Refugees live crammed, without adequate health care. Rohingya Christians face even more dangers. Caritas is providing funds, information leaflets, masks and disinfectant. Humanitarian organisations are calling for greater press freedom and a stop to the construction of a barbed wire fence.
Cox’s Bazar (AsiaNews) – One million mostly Muslim Rohingya refugees live in the tent camps all around Cox’s Bazar after fleeing Myanmar because of persecution by the country’s military.
Nurul Amin, married father of seven, lives in one of those camps. “We live in a tiny house,” he said. “We don’t have good sanitary and medical facilities. If this virus reaches the camps, it will be a big disaster.”
So far, the Bangladeshi government has quarantined 34 Rohingya refugee settlements. About 70 people have been infected in the country with eight deaths.
To contain the outbreak, the authorities have reduced assistance to refugees to a minimum; however, foreign humanitarian workers continue to arrive to help in the camps.
Some Christian Rohingya are among the refugees in a Cox’s Bazar settlement. “We live in fear,” said one of them, speaking to AsiaNews. “If any of us get sick, we will not get any treatment and will die.”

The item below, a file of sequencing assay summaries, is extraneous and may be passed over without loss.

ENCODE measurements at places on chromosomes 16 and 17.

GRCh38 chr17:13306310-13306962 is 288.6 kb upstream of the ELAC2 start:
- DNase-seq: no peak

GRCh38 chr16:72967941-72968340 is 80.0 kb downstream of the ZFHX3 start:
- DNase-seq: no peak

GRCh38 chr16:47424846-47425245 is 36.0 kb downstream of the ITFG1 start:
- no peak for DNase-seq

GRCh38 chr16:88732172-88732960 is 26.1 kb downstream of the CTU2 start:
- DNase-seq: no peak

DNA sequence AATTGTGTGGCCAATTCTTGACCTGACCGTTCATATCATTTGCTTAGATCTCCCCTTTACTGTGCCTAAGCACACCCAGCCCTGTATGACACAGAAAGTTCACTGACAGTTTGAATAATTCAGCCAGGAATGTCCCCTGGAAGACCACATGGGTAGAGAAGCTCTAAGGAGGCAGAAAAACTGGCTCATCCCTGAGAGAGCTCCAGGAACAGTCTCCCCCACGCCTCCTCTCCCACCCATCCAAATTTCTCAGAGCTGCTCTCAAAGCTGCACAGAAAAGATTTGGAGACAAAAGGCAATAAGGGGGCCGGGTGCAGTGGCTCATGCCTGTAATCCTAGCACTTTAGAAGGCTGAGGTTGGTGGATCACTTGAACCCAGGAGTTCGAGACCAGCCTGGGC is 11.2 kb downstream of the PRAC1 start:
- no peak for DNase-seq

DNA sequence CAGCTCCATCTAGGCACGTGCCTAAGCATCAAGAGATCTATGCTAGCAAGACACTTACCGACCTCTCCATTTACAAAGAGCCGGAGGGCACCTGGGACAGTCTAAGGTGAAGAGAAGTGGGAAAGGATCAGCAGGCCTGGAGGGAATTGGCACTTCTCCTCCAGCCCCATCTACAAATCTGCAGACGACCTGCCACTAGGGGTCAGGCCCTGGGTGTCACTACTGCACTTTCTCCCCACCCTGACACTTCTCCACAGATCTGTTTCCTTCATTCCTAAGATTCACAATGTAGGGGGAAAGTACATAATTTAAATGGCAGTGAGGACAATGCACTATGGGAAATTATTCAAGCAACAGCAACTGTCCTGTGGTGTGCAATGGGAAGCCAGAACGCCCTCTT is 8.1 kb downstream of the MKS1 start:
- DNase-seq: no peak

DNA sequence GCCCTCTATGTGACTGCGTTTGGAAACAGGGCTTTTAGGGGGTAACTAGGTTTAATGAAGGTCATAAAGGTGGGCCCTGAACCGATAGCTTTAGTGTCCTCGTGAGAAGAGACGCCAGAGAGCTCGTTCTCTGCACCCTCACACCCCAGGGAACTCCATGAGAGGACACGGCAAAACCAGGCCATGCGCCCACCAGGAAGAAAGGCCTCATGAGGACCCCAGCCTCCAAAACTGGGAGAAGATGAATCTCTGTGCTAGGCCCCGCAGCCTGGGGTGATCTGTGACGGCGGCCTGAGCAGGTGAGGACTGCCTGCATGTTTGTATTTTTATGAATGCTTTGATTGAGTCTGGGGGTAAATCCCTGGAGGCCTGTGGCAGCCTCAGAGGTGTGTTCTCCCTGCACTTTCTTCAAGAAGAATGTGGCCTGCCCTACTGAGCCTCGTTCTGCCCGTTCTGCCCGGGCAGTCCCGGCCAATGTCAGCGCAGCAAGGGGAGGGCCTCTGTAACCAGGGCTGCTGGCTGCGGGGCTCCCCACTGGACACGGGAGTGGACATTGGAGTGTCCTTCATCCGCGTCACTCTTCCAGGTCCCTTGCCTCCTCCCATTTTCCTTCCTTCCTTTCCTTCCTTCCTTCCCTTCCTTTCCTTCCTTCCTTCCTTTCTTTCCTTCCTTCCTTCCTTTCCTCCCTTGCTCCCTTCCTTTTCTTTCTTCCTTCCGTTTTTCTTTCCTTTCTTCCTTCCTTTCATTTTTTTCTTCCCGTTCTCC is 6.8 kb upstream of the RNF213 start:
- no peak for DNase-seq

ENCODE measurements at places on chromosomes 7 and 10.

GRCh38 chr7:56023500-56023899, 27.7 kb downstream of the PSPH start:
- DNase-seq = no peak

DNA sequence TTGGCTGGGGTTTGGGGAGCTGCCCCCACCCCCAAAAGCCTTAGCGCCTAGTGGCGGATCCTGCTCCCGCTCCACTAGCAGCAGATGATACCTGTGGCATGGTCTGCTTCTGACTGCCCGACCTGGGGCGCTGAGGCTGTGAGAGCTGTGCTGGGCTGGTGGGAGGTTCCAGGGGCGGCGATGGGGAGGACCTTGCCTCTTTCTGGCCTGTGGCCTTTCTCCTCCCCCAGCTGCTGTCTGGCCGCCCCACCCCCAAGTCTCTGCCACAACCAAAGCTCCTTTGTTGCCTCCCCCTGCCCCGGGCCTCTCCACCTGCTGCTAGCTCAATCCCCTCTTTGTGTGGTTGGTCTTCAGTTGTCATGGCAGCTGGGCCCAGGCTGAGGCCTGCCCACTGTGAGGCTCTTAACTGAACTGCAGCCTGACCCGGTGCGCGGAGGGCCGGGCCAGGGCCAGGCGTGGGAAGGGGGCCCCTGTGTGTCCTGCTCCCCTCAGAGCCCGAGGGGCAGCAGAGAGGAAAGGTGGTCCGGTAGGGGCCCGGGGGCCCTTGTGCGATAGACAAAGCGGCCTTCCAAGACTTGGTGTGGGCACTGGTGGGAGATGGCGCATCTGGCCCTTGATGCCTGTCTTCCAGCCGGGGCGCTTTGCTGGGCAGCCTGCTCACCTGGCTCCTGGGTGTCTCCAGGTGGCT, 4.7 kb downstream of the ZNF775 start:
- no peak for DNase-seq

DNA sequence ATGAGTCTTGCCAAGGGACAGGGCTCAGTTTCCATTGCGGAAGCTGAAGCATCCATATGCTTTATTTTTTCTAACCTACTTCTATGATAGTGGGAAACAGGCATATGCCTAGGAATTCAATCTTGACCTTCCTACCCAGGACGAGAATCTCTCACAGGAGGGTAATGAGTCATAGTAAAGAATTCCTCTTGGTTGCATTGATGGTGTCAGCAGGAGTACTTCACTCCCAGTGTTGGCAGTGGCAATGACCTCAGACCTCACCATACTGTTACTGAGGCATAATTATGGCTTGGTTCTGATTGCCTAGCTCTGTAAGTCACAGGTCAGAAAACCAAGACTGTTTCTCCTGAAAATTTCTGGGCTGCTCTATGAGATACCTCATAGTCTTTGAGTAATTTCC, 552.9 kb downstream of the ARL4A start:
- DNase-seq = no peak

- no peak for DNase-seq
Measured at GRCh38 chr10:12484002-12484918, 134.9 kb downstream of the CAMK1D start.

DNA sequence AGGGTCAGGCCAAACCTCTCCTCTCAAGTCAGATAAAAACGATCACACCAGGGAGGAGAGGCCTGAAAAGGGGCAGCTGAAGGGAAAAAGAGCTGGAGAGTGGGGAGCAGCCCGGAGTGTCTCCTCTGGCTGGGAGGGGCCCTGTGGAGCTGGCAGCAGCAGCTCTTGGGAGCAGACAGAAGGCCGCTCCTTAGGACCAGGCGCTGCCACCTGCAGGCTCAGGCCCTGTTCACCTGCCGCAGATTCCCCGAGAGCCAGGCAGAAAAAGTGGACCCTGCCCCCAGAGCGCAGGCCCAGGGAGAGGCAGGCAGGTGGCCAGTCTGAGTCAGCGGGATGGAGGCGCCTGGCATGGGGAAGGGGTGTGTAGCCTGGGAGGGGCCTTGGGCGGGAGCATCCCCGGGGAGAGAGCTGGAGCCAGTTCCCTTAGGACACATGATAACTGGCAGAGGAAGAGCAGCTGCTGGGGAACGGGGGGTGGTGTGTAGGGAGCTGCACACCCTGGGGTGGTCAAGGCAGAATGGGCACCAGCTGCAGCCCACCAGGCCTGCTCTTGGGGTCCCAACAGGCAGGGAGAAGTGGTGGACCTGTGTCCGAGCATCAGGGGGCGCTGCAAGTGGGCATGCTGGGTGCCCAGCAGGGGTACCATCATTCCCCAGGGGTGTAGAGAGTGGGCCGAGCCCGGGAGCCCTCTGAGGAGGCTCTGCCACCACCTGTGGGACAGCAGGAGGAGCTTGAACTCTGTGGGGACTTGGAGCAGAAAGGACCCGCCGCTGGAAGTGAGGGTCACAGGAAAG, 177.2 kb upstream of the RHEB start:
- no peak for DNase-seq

For Christian Rohingya, the situation is even worse. On 27 January, 25 families (87 people) were attacked by Rohingya extremists.
Together with the government and some NGOs, Caritas is helping refugees protect themselves from the pandemic.
"We have handed out 200,000 information leaflets and thousands of posters in their language, as well as protective masks, disinfectant and hand soap,” said Ranjon Francis Rozario, director of Caritas in Bangladesh.
Local authorities also received funds donated to deal with the crisis, and medicines were delivered to health facilities run by the Catholic Church.
According to some Bangladeshi media, around 50 humanitarian and advocacy groups wrote a letter to the government calling for restrictions to be lifted on media access to refugee settlements in Cox’s Bazar.
The letter also asks Prime Minister Sheikh Hasina to halt construction to barbed wire fences around camps
For these groups, restrictions on press freedom and fencing off camps weaken efforts to improve conditions for refugees.